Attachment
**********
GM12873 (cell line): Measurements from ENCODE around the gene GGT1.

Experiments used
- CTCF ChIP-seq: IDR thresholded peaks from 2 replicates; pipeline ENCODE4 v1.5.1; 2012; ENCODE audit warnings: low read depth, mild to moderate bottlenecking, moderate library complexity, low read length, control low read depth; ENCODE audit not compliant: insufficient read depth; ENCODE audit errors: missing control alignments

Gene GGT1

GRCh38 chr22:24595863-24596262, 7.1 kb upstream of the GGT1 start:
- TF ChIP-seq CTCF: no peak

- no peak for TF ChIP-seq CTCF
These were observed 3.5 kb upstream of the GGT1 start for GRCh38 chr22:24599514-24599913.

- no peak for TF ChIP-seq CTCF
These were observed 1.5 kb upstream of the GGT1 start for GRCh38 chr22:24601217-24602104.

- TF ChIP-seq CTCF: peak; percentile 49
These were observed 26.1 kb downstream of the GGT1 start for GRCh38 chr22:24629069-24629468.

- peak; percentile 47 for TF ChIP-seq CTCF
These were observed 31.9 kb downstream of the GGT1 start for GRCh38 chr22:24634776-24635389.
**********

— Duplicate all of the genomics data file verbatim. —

GM12873 (cell line): Measurements from ENCODE around the gene GGT1.

Experiments used
- CTCF ChIP-seq: IDR thresholded peaks from 2 replicates; pipeline ENCODE4 v1.5.1; 2012; ENCODE audit warnings: low read depth, mild to moderate bottlenecking, moderate library complexity, low read length, control low read depth; ENCODE audit not compliant: insufficient read depth; ENCODE audit errors: missing control alignments

Gene GGT1

GRCh38 chr22:24595863-24596262, 7.1 kb upstream of the GGT1 start:
- TF ChIP-seq CTCF: no peak

- no peak for TF ChIP-seq CTCF
These were observed 3.5 kb upstream of the GGT1 start for GRCh38 chr22:24599514-24599913.

- no peak for TF ChIP-seq CTCF
These were observed 1.5 kb upstream of the GGT1 start for GRCh38 chr22:24601217-24602104.

- TF ChIP-seq CTCF: peak; percentile 49
These were observed 26.1 kb downstream of the GGT1 start for GRCh38 chr22:24629069-24629468.

- peak; percentile 47 for TF ChIP-seq CTCF
These were observed 31.9 kb downstream of the GGT1 start for GRCh38 chr22:24634776-24635389.